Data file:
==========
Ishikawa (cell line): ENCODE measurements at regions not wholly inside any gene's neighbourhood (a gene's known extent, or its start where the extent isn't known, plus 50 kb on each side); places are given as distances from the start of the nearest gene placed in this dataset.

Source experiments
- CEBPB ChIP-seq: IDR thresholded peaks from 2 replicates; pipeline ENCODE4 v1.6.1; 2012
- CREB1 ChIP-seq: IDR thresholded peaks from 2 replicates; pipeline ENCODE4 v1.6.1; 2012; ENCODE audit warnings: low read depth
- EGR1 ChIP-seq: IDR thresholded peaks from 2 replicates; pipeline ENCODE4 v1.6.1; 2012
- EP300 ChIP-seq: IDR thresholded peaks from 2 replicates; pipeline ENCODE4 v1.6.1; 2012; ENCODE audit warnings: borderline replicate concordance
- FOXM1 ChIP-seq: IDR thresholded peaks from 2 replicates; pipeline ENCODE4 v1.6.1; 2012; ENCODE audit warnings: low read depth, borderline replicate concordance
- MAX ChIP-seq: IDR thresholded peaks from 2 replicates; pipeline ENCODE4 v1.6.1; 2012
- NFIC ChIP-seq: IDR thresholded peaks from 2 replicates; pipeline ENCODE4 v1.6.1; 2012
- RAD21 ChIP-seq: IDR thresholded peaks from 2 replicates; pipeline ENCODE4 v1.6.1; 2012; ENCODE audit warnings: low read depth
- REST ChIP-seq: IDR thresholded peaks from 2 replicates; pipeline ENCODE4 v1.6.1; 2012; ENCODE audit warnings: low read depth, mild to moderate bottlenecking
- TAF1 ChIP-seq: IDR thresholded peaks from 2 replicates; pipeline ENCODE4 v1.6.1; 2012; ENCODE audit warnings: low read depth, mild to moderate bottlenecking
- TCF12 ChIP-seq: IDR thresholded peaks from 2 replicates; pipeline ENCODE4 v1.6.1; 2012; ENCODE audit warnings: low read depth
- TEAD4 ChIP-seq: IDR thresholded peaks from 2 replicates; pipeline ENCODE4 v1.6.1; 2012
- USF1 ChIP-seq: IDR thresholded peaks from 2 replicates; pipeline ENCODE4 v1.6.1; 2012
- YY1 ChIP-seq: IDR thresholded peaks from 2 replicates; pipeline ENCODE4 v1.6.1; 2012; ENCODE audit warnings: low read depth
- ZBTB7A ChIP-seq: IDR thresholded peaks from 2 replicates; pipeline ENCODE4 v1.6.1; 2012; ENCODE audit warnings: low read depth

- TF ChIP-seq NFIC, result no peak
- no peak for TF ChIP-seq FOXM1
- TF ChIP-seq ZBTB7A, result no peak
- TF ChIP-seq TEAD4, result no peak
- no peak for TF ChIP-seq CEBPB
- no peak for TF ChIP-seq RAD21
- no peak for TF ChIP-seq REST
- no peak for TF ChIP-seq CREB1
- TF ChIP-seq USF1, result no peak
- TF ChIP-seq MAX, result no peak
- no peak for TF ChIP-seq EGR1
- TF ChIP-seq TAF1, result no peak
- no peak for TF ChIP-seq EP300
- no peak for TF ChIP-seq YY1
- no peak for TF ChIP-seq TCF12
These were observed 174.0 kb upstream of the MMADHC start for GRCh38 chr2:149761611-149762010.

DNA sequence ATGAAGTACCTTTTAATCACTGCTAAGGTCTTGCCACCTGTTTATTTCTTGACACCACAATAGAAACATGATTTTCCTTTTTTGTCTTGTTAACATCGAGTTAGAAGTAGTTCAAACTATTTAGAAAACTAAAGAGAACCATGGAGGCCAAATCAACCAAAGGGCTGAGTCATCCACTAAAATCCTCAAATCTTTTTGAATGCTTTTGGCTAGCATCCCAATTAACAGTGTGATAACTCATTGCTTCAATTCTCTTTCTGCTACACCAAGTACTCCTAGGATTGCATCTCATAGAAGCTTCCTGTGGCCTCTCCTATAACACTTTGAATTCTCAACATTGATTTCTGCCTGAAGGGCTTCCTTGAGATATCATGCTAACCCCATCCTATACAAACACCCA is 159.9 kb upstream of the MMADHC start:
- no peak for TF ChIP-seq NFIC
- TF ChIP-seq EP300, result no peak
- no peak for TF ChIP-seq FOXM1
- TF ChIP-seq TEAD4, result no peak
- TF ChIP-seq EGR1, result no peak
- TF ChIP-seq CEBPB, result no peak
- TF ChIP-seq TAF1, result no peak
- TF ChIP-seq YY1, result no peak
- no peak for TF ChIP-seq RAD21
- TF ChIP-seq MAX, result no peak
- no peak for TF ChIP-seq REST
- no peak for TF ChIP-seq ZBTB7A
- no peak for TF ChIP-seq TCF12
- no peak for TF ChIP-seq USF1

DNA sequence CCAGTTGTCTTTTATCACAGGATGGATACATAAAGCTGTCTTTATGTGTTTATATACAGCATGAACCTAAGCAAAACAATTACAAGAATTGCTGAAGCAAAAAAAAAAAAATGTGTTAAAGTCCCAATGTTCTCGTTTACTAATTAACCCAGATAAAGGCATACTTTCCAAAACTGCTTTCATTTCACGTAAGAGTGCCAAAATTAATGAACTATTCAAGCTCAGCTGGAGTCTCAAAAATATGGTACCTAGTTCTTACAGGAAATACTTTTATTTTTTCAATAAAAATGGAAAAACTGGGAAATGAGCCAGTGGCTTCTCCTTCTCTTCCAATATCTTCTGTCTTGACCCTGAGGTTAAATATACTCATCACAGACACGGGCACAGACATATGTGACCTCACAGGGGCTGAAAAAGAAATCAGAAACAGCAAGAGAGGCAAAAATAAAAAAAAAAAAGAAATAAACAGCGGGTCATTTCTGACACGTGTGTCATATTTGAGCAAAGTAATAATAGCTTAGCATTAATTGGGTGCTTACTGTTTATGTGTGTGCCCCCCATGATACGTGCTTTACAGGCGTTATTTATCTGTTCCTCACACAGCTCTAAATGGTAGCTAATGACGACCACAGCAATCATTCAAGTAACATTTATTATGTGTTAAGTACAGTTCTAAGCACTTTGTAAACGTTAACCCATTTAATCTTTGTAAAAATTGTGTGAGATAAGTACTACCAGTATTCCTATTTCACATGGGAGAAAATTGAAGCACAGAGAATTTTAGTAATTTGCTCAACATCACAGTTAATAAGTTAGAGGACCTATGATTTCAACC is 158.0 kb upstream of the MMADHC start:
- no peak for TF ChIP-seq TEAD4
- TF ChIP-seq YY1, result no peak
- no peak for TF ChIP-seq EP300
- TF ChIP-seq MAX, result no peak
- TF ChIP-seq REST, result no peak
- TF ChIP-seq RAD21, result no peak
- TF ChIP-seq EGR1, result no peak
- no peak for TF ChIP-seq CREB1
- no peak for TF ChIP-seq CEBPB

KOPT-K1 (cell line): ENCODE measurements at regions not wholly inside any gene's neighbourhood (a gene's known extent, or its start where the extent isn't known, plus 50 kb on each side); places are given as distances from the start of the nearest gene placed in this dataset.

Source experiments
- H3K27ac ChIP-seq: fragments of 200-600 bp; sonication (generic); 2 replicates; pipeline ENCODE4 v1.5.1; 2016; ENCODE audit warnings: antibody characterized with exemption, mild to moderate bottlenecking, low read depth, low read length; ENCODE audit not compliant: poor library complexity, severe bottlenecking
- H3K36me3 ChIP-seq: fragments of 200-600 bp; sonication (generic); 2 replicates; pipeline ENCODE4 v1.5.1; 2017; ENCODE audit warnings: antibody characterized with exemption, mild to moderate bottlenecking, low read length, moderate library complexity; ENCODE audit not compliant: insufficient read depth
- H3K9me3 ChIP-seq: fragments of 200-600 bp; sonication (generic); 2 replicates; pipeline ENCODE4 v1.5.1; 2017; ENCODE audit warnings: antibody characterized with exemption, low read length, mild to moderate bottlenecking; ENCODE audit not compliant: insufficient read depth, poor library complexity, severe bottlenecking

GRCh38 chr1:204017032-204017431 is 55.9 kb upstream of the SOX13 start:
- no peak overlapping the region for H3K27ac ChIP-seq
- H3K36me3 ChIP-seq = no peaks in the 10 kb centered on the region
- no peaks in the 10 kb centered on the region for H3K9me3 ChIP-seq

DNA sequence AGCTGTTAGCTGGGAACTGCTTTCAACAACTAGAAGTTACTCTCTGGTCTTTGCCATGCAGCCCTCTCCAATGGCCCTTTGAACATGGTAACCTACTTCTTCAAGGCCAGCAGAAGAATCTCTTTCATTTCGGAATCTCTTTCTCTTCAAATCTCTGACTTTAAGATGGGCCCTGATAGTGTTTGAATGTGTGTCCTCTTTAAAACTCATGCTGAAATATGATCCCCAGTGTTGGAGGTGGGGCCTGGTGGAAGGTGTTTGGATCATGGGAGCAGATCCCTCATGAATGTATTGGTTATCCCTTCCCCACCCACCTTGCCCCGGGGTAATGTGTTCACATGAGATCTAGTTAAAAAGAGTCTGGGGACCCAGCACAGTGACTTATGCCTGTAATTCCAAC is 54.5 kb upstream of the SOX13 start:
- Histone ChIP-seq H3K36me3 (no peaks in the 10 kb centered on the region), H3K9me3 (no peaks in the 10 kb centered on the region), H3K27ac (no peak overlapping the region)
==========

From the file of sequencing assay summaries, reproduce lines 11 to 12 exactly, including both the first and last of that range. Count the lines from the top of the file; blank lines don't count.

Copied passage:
- REST ChIP-seq: IDR thresholded peaks from 2 replicates; pipeline ENCODE4 v1.6.1; 2012; ENCODE audit warnings: low read depth, mild to moderate bottlenecking
- TAF1 ChIP-seq: IDR thresholded peaks from 2 replicates; pipeline ENCODE4 v1.6.1; 2012; ENCODE audit warnings: low read depth, mild to moderate bottlenecking